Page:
Predicting Drought in the American West Just Got Much More Difficult


A new, USC-led study of more than 1,000 years of North American droughts and global conditions found that forecasting a lack of precipitation is rarely straightforward.

People hoping to get a handle on future droughts in the American West are in for a disappointment, as new USC-led research spanning centuries shows El Niño cycles are an unreliable predictor.

Instead, they found that Earth’s dynamic atmosphere is a wild card that plays a much bigger role than sea surface temperatures, yet defies predictability, in the wet and dry cycles that whipsaw the western states. The study, published today in Science Advances, is a detailed assessment of long-term drought variability.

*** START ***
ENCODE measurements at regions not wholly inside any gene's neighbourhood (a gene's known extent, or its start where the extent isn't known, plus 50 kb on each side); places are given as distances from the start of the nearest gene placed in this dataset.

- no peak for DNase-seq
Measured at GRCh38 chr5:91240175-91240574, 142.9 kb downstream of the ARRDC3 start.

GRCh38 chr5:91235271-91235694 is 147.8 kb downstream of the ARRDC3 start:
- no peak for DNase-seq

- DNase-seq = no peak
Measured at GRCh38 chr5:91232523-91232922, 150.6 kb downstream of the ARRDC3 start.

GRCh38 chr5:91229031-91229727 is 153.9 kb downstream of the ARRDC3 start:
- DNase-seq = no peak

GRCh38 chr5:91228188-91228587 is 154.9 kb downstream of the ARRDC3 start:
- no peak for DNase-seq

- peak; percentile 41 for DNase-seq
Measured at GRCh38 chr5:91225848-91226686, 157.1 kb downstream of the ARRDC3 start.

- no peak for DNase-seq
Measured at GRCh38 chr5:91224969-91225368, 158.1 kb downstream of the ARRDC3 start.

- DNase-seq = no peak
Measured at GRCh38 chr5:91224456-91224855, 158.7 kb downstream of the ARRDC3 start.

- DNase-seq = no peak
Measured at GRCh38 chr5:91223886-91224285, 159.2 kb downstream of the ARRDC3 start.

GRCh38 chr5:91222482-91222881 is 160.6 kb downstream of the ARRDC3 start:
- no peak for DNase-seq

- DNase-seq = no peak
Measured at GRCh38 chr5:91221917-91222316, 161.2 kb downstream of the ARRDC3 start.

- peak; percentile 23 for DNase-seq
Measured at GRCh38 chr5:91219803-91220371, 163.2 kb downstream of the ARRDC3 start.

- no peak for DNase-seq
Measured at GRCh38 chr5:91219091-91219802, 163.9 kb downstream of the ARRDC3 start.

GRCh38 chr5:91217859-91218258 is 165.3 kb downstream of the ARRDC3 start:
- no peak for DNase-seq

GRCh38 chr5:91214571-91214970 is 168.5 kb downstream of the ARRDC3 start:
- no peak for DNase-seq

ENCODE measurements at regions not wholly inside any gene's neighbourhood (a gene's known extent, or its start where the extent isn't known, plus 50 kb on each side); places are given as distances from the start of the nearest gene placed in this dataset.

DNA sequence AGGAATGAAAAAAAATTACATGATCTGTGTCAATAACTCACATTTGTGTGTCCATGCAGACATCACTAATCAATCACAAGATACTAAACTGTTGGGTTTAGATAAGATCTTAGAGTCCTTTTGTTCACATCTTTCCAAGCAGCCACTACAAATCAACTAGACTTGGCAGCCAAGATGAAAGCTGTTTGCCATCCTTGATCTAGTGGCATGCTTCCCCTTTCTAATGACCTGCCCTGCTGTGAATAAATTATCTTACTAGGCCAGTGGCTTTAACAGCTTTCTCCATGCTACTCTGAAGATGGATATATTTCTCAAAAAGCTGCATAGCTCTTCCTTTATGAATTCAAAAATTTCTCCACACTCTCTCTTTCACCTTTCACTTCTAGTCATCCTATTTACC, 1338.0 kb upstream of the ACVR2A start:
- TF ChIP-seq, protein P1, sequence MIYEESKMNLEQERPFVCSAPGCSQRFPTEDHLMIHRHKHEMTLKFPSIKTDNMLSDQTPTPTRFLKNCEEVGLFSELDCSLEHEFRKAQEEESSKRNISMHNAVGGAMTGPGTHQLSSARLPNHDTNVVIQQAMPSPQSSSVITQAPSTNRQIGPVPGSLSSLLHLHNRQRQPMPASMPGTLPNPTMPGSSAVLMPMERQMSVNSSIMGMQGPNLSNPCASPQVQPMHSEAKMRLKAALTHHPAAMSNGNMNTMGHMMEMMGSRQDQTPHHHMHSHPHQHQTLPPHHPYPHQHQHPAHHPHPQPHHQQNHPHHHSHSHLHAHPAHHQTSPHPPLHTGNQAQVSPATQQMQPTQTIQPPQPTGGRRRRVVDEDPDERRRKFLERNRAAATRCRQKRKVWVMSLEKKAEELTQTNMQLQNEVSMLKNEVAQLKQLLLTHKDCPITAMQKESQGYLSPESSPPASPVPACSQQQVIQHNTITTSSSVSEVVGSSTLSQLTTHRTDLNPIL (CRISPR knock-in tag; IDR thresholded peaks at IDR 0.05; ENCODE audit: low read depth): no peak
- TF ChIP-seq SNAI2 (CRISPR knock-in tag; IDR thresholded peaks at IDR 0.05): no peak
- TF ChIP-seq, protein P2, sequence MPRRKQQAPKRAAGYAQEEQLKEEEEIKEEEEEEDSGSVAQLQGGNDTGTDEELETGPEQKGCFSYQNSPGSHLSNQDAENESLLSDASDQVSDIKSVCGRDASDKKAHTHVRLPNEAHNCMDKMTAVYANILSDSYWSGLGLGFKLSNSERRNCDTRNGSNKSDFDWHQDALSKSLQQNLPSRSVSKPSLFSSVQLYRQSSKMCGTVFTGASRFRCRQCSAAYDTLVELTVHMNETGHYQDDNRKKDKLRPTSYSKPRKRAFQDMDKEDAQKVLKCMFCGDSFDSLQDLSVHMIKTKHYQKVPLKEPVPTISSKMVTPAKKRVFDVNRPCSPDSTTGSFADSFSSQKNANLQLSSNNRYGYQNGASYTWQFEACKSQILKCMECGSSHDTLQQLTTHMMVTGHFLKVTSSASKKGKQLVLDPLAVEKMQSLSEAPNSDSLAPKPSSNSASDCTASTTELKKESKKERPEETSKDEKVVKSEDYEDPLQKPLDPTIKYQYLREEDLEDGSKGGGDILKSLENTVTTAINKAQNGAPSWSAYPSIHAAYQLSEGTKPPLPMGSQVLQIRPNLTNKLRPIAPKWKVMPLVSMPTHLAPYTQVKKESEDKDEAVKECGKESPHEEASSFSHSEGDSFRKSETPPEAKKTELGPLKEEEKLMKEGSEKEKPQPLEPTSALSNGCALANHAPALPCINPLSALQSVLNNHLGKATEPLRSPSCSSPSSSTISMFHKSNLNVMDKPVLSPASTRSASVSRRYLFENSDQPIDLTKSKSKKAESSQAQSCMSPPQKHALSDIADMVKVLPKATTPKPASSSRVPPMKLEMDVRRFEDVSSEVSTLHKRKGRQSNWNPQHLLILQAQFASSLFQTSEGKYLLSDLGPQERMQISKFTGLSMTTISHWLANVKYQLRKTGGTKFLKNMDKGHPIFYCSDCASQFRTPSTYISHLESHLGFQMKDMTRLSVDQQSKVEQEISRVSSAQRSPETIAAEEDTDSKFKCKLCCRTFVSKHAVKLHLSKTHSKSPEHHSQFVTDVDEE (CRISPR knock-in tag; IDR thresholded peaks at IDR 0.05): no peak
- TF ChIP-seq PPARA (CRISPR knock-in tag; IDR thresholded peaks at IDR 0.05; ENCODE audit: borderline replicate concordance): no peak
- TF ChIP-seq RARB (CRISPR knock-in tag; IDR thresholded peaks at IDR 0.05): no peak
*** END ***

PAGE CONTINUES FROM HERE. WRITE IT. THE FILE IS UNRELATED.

The findings are significant for water management, agriculture, urban planning and natural resources protection. Recent droughts have claimed many lives and caused damaging crop losses, making drought forecasting a high priority. Meanwhile, the West faces rapid population growth at the same time that forecasts show dry times ahead due to global climate change.

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